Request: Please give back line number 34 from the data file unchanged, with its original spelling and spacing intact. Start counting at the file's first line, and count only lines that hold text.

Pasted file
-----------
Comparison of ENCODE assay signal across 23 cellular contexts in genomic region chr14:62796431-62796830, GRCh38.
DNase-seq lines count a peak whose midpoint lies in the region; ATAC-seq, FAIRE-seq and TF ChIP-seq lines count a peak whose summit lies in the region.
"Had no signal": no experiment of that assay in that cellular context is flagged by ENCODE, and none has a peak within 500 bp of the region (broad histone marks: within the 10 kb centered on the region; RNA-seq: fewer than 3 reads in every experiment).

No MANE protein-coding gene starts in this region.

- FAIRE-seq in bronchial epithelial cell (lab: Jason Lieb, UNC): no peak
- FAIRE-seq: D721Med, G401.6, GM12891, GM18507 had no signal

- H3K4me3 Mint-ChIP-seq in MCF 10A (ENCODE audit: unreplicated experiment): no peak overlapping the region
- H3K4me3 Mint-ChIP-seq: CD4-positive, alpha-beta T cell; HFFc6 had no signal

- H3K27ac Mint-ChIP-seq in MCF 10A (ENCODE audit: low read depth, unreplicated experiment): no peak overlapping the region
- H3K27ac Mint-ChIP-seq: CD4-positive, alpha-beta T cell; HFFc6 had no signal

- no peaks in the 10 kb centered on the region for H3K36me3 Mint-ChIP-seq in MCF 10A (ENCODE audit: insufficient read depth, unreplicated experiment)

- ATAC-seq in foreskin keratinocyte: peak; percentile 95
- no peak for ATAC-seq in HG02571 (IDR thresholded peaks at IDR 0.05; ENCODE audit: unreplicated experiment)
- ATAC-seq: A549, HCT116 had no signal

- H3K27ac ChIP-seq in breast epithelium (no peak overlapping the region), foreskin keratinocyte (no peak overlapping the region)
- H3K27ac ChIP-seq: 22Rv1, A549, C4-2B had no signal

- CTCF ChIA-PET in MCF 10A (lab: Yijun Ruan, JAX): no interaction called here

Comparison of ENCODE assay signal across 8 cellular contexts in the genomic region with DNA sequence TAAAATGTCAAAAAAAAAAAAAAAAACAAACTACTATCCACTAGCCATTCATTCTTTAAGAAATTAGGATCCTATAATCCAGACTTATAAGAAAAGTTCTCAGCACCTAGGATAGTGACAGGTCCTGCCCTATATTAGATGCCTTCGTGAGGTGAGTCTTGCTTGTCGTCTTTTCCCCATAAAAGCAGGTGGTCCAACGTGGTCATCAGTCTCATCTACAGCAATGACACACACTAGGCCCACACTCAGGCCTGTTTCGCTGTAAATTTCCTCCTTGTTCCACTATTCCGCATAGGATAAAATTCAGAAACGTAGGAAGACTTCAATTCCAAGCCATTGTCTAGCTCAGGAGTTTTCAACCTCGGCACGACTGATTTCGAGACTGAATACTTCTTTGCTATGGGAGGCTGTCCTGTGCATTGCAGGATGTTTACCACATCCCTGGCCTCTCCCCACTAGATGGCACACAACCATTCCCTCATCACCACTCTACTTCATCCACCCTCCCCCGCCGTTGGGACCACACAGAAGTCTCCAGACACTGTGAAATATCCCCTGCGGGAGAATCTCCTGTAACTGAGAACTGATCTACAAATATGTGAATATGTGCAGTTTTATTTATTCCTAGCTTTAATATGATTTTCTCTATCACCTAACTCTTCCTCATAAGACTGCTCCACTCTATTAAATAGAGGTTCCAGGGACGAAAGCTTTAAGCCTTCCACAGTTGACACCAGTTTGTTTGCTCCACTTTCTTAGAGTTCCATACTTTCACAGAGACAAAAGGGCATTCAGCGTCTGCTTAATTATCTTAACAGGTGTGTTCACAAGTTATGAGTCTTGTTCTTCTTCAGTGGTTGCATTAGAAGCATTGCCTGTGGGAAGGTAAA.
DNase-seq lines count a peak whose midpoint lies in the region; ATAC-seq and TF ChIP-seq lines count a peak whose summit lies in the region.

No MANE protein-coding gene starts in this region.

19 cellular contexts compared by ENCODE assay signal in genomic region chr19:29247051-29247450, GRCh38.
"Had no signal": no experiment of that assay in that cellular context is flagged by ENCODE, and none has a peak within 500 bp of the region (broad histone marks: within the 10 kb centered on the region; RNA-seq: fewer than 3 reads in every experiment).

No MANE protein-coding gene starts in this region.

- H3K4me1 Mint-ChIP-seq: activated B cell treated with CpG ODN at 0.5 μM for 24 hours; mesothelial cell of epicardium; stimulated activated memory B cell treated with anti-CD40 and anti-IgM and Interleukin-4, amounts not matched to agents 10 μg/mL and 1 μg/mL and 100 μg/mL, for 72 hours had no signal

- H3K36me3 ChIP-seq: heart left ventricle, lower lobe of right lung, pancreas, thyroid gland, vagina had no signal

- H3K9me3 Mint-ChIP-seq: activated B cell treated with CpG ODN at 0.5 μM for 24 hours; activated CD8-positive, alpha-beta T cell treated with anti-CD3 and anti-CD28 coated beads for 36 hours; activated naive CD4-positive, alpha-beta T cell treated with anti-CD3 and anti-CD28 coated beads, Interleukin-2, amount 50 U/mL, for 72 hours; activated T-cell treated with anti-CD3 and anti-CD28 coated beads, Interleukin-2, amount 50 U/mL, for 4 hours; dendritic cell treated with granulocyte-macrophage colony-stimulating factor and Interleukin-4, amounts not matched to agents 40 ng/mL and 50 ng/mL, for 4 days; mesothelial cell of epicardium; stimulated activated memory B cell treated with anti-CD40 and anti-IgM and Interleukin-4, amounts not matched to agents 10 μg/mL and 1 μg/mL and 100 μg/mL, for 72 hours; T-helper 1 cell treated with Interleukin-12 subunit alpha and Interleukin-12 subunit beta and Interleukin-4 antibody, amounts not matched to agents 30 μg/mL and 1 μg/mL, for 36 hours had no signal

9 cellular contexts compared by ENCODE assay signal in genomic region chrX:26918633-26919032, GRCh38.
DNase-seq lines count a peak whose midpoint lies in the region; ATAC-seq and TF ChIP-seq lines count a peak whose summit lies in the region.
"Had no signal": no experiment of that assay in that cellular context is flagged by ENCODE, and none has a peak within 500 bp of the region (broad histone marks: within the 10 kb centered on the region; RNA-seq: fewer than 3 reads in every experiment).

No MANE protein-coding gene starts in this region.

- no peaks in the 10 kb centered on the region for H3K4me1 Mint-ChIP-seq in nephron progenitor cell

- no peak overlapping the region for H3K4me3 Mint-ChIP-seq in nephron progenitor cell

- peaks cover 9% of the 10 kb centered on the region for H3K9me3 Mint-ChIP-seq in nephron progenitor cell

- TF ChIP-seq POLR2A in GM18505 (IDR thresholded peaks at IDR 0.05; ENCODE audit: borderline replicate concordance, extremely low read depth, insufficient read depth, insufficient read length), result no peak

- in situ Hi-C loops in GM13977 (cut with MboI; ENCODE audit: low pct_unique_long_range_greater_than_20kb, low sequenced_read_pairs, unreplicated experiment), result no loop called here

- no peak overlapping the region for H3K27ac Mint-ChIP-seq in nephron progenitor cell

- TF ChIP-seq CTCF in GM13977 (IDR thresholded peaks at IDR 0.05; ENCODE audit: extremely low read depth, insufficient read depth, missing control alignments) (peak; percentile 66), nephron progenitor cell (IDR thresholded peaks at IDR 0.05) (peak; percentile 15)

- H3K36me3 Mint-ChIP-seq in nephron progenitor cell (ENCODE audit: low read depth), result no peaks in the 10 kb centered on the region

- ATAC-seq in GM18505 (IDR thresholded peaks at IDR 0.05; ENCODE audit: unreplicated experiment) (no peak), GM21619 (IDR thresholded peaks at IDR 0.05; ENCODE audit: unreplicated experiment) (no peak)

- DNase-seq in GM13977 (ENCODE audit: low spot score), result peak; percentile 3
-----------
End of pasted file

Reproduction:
- TF ChIP-seq POLR2A in GM18505 (IDR thresholded peaks at IDR 0.05; ENCODE audit: borderline replicate concordance, extremely low read depth, insufficient read depth, insufficient read length), result no peak